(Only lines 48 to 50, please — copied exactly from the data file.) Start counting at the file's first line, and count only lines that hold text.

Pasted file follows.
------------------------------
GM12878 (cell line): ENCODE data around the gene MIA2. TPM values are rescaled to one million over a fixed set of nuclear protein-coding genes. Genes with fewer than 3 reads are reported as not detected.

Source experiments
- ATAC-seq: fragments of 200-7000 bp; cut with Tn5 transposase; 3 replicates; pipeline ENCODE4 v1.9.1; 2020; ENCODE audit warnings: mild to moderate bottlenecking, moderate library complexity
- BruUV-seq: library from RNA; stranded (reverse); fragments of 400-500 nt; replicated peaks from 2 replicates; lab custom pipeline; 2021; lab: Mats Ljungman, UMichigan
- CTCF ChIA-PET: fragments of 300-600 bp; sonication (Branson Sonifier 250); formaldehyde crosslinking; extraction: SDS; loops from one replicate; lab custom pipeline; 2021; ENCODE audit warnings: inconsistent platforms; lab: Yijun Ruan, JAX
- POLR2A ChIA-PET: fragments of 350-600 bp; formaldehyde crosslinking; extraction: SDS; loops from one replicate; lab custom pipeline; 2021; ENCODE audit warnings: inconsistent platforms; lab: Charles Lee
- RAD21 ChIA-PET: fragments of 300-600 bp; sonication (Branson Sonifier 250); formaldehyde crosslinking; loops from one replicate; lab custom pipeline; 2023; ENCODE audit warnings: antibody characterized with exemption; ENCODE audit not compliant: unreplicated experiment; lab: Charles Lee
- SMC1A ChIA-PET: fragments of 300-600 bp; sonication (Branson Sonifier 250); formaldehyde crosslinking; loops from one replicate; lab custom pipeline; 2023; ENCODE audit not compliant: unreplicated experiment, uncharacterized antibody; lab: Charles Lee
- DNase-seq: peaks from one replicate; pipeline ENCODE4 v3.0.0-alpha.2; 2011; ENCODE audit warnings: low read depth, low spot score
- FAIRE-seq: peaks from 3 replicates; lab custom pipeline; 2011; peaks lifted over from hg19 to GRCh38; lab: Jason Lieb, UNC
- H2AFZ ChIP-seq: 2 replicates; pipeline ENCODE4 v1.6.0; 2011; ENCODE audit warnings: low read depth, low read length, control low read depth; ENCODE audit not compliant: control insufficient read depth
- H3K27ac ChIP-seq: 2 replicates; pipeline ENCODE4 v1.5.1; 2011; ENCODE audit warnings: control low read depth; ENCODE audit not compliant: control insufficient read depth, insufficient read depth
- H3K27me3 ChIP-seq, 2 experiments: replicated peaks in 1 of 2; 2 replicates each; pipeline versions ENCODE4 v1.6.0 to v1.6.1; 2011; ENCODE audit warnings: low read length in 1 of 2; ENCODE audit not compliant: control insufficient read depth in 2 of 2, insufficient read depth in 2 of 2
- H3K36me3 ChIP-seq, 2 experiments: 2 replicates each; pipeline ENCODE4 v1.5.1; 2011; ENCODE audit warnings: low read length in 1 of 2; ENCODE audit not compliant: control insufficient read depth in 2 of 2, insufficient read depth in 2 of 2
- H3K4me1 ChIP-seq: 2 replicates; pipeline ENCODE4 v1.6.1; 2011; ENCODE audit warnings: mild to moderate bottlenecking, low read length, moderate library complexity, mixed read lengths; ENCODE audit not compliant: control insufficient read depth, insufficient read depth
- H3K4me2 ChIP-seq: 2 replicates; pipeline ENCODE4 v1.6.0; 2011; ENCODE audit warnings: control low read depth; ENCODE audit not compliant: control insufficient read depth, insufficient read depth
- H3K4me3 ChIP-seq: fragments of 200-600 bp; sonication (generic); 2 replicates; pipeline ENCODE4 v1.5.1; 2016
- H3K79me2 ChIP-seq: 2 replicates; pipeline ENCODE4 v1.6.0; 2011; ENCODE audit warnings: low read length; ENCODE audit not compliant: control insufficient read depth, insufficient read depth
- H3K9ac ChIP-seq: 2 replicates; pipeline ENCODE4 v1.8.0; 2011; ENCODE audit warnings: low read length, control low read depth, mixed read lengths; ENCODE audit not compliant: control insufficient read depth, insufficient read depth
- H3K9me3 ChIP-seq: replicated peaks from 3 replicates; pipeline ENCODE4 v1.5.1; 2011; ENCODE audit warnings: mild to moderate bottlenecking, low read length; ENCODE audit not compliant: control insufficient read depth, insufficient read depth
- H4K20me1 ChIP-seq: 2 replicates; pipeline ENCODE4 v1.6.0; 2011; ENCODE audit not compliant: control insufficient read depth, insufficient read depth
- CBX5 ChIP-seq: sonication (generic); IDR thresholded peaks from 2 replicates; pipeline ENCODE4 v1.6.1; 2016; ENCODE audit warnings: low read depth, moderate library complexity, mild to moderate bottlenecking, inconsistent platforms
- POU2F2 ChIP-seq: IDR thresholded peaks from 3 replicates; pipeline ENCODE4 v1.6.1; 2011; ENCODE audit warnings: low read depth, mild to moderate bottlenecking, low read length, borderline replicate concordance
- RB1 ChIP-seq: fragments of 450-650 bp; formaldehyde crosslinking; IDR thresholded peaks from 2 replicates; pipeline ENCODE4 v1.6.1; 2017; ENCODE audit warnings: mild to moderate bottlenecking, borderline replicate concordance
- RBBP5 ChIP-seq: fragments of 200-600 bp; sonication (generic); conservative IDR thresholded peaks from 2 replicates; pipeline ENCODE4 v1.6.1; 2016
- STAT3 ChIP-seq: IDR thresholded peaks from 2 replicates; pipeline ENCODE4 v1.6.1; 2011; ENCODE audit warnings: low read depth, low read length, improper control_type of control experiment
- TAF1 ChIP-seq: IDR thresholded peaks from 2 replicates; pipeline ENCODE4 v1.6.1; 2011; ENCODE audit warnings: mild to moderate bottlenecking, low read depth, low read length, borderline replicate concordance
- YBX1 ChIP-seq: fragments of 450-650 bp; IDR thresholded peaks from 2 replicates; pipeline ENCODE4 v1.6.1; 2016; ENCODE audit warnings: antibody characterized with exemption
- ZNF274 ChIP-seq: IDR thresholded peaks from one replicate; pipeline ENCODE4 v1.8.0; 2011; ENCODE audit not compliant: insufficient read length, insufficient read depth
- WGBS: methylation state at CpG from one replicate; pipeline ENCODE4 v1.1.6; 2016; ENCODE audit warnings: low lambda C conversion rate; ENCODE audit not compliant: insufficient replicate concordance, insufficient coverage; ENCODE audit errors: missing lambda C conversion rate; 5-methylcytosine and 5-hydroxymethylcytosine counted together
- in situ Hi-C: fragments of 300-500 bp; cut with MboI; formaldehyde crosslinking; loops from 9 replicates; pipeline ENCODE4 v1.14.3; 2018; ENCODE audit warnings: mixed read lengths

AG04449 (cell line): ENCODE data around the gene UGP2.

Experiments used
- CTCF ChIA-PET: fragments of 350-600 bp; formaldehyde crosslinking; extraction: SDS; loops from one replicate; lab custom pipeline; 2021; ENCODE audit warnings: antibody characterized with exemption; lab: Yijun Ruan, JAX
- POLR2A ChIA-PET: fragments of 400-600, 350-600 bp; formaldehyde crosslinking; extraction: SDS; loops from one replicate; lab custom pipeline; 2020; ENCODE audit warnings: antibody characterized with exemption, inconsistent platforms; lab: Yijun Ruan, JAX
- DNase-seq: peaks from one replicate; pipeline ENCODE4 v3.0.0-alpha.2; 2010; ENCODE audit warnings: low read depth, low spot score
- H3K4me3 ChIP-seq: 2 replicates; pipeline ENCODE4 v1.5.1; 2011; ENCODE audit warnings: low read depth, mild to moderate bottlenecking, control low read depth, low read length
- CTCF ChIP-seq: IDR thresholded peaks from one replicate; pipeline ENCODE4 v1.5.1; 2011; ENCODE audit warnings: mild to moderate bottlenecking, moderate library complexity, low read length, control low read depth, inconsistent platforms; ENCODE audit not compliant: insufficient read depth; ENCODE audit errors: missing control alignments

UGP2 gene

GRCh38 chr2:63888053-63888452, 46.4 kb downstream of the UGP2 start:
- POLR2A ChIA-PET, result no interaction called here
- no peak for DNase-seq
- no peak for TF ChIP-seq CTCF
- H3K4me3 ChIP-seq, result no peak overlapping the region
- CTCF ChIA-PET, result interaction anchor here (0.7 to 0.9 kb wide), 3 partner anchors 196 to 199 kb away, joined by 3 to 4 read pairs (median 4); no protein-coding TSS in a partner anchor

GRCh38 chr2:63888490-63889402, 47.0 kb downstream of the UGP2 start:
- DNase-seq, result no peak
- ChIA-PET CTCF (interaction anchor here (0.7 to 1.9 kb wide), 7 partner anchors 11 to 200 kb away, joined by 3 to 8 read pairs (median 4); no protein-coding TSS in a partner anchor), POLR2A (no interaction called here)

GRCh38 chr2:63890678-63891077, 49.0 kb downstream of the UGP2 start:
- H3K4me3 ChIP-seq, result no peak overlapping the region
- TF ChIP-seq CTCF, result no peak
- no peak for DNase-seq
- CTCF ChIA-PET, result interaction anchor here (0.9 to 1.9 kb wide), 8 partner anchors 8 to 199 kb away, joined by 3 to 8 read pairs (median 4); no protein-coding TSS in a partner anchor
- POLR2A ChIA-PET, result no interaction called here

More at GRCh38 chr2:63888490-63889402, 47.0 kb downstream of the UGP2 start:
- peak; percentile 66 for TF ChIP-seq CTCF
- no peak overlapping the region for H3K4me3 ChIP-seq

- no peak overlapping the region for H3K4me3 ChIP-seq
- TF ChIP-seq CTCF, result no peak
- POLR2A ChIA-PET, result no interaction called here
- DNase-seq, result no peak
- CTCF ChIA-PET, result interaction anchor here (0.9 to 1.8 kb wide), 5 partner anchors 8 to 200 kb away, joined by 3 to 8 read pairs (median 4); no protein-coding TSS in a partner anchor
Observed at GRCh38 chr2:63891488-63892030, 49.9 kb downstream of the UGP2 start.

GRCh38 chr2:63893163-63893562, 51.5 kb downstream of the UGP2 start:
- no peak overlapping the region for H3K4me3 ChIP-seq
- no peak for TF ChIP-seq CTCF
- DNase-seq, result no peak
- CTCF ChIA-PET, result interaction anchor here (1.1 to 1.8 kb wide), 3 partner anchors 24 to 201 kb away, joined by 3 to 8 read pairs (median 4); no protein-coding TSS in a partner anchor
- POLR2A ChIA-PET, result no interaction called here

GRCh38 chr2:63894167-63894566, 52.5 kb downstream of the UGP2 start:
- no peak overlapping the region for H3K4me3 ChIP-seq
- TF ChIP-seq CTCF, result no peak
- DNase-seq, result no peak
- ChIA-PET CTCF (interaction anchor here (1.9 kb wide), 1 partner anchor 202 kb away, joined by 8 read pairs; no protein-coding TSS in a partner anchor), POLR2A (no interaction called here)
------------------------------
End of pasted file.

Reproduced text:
- ChIA-PET CTCF (interaction anchor here (0.7 to 1.9 kb wide), 7 partner anchors 11 to 200 kb away, joined by 3 to 8 read pairs (median 4); no protein-coding TSS in a partner anchor), POLR2A (no interaction called here)

GRCh38 chr2:63890678-63891077, 49.0 kb downstream of the UGP2 start:
- H3K4me3 ChIP-seq, result no peak overlapping the region